Yeah that’s not the drive behind it. Because if that was, it would be noticeable and it would be something currently ‘on trend’. That’s not what this… It’s my third shoe you know. It’s kinda like my third album. The first album is usually like: ‘ok this band I like, this album’s good.’ The second album ‘Uh, I like the first album better…’ And then the third album it’s like ‘dude you gotta come out swinging!’ Because even though in a sense it’s not the most well-received design… It’s very shocking, but I wanted to do something that is definitely different and that actually does work. But I have that luxury because I have that first album still. I still have the Koston 1 out there. So I have that reliable classic that I can jump into and skate. It still works fine, but that also gave me that kind of luxury or that pad, so I don’t need to make that shoe again. So I wanted to make this (the Nike SB Koston 3) very forward and that’s what I did.


Ph. Sam Ashley

What particular era of skateboarding is your favourite and why?
Hmm, there are some good ones. I’m looking at the early-to-mid nineties. It was a lot of fun. Technical skating was getting cleaner and more powerful too. Sloppy flip tricks became popped really high and then thrown onto a ledge and sliding and grinding longer and styles became much cleaner. So that change of like ‘wow look how good this person does this trick’ that happened in that time, which was really cool. Skating sort of cleaned itself up – that mid-nineties, after 1992, it was cool to see it evolve. The most technical and advanced trick may not be the prettiest.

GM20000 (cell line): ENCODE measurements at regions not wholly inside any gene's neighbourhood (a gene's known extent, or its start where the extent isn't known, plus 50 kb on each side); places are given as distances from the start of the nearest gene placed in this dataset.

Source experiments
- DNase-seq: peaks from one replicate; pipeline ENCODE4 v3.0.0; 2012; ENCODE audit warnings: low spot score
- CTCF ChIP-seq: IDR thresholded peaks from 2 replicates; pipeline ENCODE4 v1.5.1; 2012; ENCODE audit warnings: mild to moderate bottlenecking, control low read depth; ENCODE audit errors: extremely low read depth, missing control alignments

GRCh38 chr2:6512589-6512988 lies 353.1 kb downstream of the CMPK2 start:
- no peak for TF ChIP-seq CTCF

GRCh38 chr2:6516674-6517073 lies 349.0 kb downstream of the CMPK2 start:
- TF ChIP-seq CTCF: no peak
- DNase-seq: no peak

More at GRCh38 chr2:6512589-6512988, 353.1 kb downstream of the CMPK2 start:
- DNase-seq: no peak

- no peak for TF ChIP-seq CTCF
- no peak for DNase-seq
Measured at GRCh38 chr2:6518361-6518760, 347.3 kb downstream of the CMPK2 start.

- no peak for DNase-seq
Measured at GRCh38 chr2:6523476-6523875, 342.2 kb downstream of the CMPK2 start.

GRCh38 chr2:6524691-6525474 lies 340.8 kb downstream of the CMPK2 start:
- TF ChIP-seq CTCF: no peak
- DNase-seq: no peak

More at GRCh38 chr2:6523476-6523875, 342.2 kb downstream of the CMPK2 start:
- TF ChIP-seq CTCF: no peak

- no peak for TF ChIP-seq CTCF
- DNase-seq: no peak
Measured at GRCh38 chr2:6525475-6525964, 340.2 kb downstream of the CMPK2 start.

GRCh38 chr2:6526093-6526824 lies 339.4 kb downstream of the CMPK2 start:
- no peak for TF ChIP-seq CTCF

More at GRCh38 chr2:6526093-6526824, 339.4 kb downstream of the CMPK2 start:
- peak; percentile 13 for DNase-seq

Just because you can do it, doesn’t mean you should…
Exactly. It was kinda cool to see it change into something smoother.

Regarding mixing friends and business… Leaving Girl after 20 some odd years, are you still cool with those guys?
I’m fine with them you know. I haven’t really talked to them very much lately, since it happened as well. But I’m not necessarily totally holding a grudge and I’ve tried to look at all sides of… I guess the argument, and see everyone’s viewpoint: mine versus maybe what they see. And I’ve been ok with it, some of it I’m not totally ok with it, but also I want to just move on. No matter what I do I still just have to move forward and get beyond that and not be hung up on what happened. But it did happen, and like I said I need to move forward and it’s more important than being hung up on why and what events unfolded to get to this point. But at the same time I never really wanted to ‘ok I’m just going to ride for Girl for more than 20 years and just drop it’ especially when I’m 40. If I had an idea I was going to start this new company I should have done it a decade ago. It wasn’t in the plan that’s for sure, but it is what it is, and it’s fine. Things are kind of progressing now. It’s slowly, because we are doing it from the ground up and it’s interesting and I think it’s going to be fun once some pieces are in place and it get’s rolling.

Yeah that was my next question actually, is there any news you can share yet about the new board brand yet?
Not necessarily because it’s just not totally there yet. It’s not as far evolved as I think public perception… I think people had an idea there was something going on, and I think they sniffed out the fact that there was something not right. And that had been going on for a while. I was trying to figure out what it was to be honest with you. It hasn’t been as masterminded as people think.

When Lucas quit Lakai, he was still on Fourstar, now that you’ve quit girl, are you still on Fourstar?
No, I’m not on Fourstar as well. I was an owner, so was Guy (Mariano).

Yeah trust me, there are a lot of details in that one. The Devil’s in the details…